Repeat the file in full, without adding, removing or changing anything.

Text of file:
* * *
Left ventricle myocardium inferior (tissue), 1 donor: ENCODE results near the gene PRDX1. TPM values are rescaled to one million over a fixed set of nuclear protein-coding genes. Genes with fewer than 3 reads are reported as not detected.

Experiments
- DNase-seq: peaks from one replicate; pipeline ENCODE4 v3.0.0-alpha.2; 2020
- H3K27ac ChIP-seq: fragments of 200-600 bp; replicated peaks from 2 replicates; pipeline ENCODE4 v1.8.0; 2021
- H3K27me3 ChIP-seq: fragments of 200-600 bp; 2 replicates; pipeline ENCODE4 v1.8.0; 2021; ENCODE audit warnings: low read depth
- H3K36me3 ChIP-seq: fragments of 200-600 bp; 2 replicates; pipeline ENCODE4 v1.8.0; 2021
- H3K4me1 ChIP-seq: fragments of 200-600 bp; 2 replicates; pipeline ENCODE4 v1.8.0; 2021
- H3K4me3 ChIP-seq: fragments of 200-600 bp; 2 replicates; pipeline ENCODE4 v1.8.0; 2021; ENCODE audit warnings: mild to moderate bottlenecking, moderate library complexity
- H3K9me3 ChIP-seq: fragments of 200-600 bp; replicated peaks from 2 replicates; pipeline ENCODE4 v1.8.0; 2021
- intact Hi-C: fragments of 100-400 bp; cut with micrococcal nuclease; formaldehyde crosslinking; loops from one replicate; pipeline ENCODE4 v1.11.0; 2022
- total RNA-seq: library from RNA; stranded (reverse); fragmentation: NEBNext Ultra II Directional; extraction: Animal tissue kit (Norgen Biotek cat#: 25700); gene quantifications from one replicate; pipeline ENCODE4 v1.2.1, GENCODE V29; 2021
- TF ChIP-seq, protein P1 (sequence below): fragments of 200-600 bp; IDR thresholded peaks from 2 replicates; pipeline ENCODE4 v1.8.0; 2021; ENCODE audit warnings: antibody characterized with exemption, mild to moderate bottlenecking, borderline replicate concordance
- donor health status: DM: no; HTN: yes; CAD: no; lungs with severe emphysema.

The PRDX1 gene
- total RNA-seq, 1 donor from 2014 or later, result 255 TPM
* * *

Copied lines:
Left ventricle myocardium inferior (tissue), 1 donor: ENCODE results near the gene PRDX1. TPM values are rescaled to one million over a fixed set of nuclear protein-coding genes. Genes with fewer than 3 reads are reported as not detected.

Experiments
- DNase-seq: peaks from one replicate; pipeline ENCODE4 v3.0.0-alpha.2; 2020
- H3K27ac ChIP-seq: fragments of 200-600 bp; replicated peaks from 2 replicates; pipeline ENCODE4 v1.8.0; 2021
- H3K27me3 ChIP-seq: fragments of 200-600 bp; 2 replicates; pipeline ENCODE4 v1.8.0; 2021; ENCODE audit warnings: low read depth
- H3K36me3 ChIP-seq: fragments of 200-600 bp; 2 replicates; pipeline ENCODE4 v1.8.0; 2021
- H3K4me1 ChIP-seq: fragments of 200-600 bp; 2 replicates; pipeline ENCODE4 v1.8.0; 2021
- H3K4me3 ChIP-seq: fragments of 200-600 bp; 2 replicates; pipeline ENCODE4 v1.8.0; 2021; ENCODE audit warnings: mild to moderate bottlenecking, moderate library complexity
- H3K9me3 ChIP-seq: fragments of 200-600 bp; replicated peaks from 2 replicates; pipeline ENCODE4 v1.8.0; 2021
- intact Hi-C: fragments of 100-400 bp; cut with micrococcal nuclease; formaldehyde crosslinking; loops from one replicate; pipeline ENCODE4 v1.11.0; 2022
- total RNA-seq: library from RNA; stranded (reverse); fragmentation: NEBNext Ultra II Directional; extraction: Animal tissue kit (Norgen Biotek cat#: 25700); gene quantifications from one replicate; pipeline ENCODE4 v1.2.1, GENCODE V29; 2021
- TF ChIP-seq, protein P1 (sequence below): fragments of 200-600 bp; IDR thresholded peaks from 2 replicates; pipeline ENCODE4 v1.8.0; 2021; ENCODE audit warnings: antibody characterized with exemption, mild to moderate bottlenecking, borderline replicate concordance
- donor health status: DM: no; HTN: yes; CAD: no; lungs with severe emphysema.

The PRDX1 gene
- total RNA-seq, 1 donor from 2014 or later, result 255 TPM